Neglected country park under new management
A neglected nature reserve near Twywell will have some investment to prevent it from ‘being lost altogether’.
Over recent years Twywell Hills and Dales Country Park has had a number of problems, including dog attacks on livestock, which led to the Wildlife Trust stopping livestock grazing the land and so it became overgrown.
The Wildlife Trust gave notice to the owners East Northamptonshire Council last September and now the authority, which has owned the former quarry site since 1994, has appointed the Land Trust to take over the management of the site with a 100 year lease.
The council is pumping in some investment to the park, which has a Site of Special Scientific Interest status, and will spend £55,000 over the next five years in improvements and another £50,000 each year to run it.
If the authority had not made improvements it would have been at risk of losing the SSSI status. The nature reserve is a haven for butterflies and is home to three declining species, the Dingy Skipper, The Grizzle Skipper and the Small Heath.
The new management also aims to set up a friends group and re-engage with the local community. And unpopular fences put up to prevent dog attacks on livestock will also be remodelled.
East Northamptonshire Council leader Stephen North said: “I’m pleased we have found an organisation that, like us, appreciates how important Twywell Hills and Dales is to the district. We’ve had many enquiries asking about the future of the site, so after months of uncertainty, this news is very welcome.”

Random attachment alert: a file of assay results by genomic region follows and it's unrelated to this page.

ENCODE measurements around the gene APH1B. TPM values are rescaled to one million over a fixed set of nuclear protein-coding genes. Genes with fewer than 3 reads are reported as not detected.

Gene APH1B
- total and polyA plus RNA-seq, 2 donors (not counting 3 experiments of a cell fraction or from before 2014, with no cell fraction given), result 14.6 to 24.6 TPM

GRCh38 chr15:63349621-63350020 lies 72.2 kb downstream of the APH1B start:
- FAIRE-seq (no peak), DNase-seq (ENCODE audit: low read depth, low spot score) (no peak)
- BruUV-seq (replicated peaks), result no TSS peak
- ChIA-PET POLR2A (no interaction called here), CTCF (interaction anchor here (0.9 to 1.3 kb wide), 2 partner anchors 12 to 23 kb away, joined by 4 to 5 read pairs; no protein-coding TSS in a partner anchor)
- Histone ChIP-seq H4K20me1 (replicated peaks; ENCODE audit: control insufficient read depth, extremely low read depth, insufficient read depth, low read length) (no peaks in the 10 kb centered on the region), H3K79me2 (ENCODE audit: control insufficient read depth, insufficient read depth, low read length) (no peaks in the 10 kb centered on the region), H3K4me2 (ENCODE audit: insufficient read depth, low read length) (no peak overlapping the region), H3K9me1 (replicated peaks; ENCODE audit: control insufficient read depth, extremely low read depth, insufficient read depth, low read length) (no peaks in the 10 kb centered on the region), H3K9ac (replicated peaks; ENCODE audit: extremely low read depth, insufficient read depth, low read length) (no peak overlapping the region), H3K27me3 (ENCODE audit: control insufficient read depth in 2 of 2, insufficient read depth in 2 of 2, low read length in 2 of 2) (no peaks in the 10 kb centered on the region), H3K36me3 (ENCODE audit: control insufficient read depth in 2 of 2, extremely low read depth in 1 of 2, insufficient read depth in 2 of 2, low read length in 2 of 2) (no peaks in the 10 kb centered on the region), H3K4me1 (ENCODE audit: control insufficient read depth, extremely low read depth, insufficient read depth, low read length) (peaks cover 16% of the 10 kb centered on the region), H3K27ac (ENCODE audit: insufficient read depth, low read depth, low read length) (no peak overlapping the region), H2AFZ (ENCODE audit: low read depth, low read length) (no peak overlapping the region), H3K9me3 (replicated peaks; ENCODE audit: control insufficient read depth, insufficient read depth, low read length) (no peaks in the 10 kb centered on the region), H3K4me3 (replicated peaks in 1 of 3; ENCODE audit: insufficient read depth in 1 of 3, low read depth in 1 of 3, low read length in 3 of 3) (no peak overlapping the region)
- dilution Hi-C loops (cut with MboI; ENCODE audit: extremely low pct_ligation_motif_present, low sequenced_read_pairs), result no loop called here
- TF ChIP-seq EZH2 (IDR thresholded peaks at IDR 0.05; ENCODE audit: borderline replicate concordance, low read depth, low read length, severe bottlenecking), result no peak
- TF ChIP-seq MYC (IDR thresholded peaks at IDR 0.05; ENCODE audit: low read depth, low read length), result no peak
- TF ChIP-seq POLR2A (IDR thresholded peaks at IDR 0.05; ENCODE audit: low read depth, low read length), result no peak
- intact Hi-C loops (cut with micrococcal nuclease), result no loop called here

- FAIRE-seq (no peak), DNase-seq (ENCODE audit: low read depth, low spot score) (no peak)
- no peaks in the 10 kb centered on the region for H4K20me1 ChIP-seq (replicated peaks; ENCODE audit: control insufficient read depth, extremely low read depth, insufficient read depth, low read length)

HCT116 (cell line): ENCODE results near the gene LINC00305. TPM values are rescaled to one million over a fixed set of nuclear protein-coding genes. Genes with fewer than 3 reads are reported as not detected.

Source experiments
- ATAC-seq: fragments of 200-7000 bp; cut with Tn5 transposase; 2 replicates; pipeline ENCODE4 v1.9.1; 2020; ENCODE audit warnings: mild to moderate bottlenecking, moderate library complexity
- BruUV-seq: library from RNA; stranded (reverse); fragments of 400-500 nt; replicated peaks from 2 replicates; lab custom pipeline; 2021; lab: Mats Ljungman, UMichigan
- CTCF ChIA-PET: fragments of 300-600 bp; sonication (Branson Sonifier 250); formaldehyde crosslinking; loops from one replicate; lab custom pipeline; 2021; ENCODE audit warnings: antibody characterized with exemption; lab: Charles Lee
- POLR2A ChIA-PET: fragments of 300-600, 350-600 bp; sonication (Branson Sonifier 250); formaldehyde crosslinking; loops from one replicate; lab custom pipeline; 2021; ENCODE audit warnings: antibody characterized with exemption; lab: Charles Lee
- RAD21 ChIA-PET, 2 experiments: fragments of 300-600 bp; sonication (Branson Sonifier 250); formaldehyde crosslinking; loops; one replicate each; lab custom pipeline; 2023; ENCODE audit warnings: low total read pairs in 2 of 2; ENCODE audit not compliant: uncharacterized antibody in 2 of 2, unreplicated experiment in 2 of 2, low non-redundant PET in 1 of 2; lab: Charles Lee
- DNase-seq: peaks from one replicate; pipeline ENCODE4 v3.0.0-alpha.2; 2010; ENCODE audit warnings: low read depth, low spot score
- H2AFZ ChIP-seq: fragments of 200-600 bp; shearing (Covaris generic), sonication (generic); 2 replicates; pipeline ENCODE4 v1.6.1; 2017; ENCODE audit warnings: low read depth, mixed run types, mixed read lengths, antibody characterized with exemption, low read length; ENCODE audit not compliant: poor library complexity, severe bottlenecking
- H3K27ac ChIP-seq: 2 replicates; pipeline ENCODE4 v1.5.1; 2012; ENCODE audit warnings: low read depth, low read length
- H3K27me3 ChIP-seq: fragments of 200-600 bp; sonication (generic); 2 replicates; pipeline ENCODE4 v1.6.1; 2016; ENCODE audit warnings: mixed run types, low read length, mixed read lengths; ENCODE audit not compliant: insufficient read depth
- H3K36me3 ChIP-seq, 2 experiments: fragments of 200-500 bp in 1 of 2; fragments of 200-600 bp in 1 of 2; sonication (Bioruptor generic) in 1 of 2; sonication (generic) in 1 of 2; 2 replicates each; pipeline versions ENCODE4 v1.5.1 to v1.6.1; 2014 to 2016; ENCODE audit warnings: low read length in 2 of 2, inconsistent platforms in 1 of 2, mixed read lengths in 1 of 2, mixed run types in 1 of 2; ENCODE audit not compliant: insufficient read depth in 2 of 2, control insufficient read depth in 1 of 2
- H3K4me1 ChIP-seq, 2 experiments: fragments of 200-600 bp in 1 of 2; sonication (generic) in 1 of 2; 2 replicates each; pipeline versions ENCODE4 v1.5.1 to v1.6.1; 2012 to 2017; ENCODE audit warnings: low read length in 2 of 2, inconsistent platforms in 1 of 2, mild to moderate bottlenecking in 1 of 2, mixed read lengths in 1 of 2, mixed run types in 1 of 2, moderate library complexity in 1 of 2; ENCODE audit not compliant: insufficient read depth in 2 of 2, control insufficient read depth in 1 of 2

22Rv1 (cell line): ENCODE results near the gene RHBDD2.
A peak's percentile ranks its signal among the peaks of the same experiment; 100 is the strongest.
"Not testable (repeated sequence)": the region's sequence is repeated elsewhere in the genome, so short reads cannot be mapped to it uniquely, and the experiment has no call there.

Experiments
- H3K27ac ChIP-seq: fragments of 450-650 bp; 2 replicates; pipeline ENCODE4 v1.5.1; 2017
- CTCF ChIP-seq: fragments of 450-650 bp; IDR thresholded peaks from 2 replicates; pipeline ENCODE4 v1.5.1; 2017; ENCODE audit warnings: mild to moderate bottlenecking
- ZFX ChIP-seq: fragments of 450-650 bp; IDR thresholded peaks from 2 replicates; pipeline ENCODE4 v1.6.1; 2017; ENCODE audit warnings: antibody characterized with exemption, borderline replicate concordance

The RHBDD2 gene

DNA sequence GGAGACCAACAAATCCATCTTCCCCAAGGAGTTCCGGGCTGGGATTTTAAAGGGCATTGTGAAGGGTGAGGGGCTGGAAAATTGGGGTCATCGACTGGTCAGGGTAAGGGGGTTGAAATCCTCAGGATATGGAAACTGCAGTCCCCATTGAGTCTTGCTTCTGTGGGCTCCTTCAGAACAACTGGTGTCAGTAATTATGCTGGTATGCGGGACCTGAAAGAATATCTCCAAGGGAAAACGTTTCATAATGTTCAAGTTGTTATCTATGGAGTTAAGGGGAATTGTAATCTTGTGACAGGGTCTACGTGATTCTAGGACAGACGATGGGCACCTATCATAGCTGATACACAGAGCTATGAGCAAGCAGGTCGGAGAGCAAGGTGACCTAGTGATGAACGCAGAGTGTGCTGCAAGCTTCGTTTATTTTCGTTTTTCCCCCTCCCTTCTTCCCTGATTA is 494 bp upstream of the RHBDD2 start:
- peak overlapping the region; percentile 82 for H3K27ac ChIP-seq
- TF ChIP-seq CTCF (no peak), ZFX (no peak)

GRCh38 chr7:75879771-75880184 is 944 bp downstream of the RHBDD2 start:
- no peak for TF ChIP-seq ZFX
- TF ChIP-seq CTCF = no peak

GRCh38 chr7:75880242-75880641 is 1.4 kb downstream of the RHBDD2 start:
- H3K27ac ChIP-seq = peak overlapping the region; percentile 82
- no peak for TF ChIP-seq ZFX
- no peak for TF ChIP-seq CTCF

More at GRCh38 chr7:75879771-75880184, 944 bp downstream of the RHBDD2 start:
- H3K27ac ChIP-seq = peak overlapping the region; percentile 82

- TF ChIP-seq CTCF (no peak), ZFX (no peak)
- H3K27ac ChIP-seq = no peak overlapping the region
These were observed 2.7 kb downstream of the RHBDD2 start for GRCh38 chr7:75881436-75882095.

A council report at the end of last year said the 54 hectare park had fallen into decline. The Woodland Trust manage part of the site and have plans to restructure the woodland and improve public access.
It said there have been: “historical factors which have lead to the current situation, including lack of investment, lack of cohesive site management, existing use, the dominance of dogs, lack of community engagement and increasing visitor pressure.
“The site is well placed to act as an important area of strategic green space; it is of heritage interest and a valuable habitat and, if managed correctly, it is large enough to take on a greater number of visitors.”
A report put together by the Land Trust said dog walking activities had taken over the park.
It said: “With a decline in strategic direction, we can see the increasing dominance of dog walking as the primary use. Whilst being a perfectly reasonable use of the site in it’s own right, we can also see that such an occurrence if allowed to go unchecked runs the risk of further reducing the site’s appeal to attract a wide user demographic and thereby the ability of the site to cater for a more diverse range of communities and interests.”
The report also said that dog walkers from Kettering are also using the site which is off junction 11 of the A14, as green space in the town is at a premium.
Immediate actions will include removing broken picnic furniture and there are also plans for new signage and dog ambassadors who will enforce rules such as dogs on leads in certain areas. The new management company will also apply for lottery funding.
Chief executive of the Land Trust Euan Hall said: “We look forward to working with the local community and council to unlock the site’s vast potential and enhance their physical and mental well-being, as well as creating economic and social value.”